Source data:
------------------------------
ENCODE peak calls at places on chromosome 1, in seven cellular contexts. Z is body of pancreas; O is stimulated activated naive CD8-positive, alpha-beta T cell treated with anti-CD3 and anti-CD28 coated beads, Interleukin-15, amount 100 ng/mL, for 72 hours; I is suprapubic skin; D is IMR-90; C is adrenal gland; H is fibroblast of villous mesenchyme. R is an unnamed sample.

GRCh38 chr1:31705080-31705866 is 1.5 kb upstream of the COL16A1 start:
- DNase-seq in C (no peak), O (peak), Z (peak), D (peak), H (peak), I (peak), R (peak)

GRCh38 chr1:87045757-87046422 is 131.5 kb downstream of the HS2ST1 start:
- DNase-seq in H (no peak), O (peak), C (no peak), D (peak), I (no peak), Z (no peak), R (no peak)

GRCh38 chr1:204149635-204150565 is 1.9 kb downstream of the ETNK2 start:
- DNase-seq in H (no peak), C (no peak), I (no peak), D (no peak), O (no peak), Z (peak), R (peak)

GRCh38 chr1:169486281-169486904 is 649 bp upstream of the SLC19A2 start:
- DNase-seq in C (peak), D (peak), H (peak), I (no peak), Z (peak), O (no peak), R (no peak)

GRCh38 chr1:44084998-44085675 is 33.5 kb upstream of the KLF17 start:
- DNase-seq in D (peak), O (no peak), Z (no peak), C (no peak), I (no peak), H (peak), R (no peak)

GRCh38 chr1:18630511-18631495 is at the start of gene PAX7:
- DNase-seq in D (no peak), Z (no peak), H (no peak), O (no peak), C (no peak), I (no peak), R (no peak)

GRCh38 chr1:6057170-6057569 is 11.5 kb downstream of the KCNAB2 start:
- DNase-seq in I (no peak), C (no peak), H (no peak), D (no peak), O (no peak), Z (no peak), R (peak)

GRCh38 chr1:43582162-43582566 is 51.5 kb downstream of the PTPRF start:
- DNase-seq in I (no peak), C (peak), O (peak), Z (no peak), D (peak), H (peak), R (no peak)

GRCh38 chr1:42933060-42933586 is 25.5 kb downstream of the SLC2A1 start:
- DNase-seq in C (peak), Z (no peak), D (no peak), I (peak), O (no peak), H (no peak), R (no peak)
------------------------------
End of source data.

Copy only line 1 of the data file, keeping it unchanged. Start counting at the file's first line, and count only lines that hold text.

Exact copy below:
ENCODE peak calls at places on chromosome 1, in seven cellular contexts. Z is body of pancreas; O is stimulated activated naive CD8-positive, alpha-beta T cell treated with anti-CD3 and anti-CD28 coated beads, Interleukin-15, amount 100 ng/mL, for 72 hours; I is suprapubic skin; D is IMR-90; C is adrenal gland; H is fibroblast of villous mesenchyme. R is an unnamed sample.